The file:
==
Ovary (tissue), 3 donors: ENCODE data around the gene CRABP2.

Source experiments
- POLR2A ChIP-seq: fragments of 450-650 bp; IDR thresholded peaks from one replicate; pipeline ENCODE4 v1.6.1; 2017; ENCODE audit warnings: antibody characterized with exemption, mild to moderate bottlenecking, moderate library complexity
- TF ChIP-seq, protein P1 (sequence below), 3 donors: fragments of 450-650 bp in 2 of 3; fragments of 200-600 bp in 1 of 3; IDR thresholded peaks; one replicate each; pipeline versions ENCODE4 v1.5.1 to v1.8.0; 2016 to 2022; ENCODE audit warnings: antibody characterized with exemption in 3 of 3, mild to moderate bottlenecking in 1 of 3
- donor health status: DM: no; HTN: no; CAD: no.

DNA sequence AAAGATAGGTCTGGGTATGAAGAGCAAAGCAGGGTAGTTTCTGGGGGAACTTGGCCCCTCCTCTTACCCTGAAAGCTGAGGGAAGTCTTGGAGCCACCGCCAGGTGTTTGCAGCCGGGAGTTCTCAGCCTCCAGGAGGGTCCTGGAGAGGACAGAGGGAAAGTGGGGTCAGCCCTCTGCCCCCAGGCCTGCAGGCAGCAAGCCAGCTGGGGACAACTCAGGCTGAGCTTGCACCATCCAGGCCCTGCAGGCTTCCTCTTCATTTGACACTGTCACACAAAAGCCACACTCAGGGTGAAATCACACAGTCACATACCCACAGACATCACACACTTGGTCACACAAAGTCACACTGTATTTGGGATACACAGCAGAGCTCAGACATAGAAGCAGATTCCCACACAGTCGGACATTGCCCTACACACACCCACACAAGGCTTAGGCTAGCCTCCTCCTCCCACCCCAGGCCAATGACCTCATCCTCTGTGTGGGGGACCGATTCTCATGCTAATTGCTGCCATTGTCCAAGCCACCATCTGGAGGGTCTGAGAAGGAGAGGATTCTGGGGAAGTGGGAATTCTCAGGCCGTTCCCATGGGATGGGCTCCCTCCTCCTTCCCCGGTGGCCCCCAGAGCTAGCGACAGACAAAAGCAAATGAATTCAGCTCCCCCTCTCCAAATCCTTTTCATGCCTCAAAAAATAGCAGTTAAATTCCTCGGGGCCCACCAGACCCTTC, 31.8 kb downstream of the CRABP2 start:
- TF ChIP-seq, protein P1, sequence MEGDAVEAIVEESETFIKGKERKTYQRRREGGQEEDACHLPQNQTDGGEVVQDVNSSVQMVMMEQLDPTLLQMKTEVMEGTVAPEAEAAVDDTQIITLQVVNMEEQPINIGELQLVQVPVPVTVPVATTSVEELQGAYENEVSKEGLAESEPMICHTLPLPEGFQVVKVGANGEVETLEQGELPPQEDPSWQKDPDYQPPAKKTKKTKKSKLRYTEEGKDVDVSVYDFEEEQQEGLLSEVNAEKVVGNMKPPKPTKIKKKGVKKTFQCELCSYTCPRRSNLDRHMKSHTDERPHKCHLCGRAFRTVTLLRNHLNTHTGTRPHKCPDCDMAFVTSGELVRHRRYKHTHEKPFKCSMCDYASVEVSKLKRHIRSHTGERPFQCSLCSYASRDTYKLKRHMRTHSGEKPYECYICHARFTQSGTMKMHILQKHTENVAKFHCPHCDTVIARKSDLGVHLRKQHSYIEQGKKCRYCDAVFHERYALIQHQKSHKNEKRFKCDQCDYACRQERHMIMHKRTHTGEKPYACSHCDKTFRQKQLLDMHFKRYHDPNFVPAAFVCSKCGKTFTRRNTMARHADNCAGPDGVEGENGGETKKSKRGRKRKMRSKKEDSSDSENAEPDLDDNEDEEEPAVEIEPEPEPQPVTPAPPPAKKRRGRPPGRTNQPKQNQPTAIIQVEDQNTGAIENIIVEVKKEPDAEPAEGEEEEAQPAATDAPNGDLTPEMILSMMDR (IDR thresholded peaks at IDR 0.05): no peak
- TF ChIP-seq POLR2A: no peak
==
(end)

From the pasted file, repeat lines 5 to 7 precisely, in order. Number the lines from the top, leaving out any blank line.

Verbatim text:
- donor health status: DM: no; HTN: no; CAD: no.

DNA sequence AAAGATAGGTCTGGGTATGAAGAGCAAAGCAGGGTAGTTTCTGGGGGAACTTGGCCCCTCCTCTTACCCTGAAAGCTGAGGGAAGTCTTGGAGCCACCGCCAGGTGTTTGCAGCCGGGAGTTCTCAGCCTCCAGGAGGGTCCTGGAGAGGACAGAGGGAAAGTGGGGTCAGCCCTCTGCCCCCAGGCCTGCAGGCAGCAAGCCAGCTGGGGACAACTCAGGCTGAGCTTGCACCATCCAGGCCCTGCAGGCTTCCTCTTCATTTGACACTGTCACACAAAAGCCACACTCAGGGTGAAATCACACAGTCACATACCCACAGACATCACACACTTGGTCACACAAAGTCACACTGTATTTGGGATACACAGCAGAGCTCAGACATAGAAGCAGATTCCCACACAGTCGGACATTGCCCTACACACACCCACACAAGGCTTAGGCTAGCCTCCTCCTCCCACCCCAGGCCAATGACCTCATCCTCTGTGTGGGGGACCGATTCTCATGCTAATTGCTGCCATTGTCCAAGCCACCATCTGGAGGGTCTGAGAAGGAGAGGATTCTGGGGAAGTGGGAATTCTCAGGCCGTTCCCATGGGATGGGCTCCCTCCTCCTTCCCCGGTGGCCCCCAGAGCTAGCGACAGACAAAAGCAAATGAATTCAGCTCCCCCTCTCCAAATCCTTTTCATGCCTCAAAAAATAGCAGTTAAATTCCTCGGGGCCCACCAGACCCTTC, 31.8 kb downstream of the CRABP2 start:
- TF ChIP-seq, protein P1, sequence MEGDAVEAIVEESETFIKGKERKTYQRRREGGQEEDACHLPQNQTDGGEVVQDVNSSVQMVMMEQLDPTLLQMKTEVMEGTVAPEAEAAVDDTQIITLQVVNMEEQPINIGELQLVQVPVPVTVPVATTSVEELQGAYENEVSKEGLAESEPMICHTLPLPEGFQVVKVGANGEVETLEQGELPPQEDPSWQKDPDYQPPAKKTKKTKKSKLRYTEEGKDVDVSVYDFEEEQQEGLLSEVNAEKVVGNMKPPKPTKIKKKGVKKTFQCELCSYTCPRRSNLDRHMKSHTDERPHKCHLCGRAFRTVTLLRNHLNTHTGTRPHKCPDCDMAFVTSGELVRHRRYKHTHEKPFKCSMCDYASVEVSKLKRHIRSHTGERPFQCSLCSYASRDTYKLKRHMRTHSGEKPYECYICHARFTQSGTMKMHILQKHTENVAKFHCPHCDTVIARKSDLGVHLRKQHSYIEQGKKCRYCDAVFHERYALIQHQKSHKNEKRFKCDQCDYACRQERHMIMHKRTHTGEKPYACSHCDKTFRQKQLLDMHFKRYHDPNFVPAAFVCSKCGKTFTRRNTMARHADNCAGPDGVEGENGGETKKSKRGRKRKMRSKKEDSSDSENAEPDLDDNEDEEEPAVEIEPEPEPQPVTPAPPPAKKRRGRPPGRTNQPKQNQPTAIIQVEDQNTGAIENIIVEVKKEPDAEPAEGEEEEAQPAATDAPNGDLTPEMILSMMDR (IDR thresholded peaks at IDR 0.05): no peak